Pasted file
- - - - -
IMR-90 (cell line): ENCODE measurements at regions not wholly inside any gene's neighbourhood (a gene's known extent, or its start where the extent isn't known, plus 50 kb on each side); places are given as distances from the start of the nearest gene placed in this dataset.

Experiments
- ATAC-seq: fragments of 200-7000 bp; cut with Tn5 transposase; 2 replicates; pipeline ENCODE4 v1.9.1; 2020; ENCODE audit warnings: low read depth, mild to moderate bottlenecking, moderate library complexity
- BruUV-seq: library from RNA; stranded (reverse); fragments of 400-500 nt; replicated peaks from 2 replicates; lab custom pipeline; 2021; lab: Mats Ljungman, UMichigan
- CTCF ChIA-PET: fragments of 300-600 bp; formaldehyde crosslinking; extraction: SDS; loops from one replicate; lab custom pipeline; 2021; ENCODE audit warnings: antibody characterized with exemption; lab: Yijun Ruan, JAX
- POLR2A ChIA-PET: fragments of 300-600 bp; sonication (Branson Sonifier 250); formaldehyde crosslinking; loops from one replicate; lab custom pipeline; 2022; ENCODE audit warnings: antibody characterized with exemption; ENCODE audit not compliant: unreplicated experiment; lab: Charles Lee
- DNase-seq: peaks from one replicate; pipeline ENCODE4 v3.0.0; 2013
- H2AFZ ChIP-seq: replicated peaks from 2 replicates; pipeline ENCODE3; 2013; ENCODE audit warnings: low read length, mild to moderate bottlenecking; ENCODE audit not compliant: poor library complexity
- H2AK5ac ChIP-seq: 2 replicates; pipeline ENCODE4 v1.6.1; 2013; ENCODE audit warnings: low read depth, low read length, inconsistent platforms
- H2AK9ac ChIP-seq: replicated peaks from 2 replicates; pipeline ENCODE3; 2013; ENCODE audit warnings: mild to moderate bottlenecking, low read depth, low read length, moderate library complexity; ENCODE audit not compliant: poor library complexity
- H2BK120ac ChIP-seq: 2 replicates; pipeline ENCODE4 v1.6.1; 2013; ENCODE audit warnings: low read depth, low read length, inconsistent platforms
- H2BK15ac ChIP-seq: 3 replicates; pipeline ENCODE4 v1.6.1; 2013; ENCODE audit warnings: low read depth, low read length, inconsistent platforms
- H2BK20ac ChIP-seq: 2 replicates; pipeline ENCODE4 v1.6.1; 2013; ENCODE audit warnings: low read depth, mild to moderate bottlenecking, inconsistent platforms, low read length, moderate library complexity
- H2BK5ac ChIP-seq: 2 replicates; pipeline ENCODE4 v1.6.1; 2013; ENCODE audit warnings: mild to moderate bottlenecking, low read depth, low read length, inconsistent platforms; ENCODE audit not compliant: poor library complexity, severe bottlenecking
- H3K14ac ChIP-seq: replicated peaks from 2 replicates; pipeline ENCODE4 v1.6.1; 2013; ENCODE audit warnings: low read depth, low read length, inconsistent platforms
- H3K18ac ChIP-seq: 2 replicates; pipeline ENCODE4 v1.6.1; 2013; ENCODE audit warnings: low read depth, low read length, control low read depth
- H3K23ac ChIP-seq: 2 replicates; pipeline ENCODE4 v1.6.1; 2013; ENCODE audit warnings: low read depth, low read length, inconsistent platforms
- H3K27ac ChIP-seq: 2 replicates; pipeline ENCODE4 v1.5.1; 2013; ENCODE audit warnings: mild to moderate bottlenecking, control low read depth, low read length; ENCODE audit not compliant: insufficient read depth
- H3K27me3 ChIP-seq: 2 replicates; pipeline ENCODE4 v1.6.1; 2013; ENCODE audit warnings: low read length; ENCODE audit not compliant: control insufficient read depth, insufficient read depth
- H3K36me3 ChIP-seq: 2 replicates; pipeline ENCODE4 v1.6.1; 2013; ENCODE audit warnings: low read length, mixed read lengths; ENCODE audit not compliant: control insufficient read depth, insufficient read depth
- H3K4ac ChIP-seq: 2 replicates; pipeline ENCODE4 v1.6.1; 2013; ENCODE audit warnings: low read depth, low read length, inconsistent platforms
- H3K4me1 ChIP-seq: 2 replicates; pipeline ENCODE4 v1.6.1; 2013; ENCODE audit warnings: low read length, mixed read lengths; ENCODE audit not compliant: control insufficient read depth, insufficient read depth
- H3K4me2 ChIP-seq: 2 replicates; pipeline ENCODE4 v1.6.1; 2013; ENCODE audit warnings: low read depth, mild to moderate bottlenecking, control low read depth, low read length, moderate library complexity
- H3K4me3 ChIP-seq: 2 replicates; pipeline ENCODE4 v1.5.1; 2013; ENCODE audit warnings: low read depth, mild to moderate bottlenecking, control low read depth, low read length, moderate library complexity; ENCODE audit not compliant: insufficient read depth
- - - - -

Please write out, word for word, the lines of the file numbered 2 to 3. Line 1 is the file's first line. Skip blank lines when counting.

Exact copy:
Experiments
- ATAC-seq: fragments of 200-7000 bp; cut with Tn5 transposase; 2 replicates; pipeline ENCODE4 v1.9.1; 2020; ENCODE audit warnings: low read depth, mild to moderate bottlenecking, moderate library complexity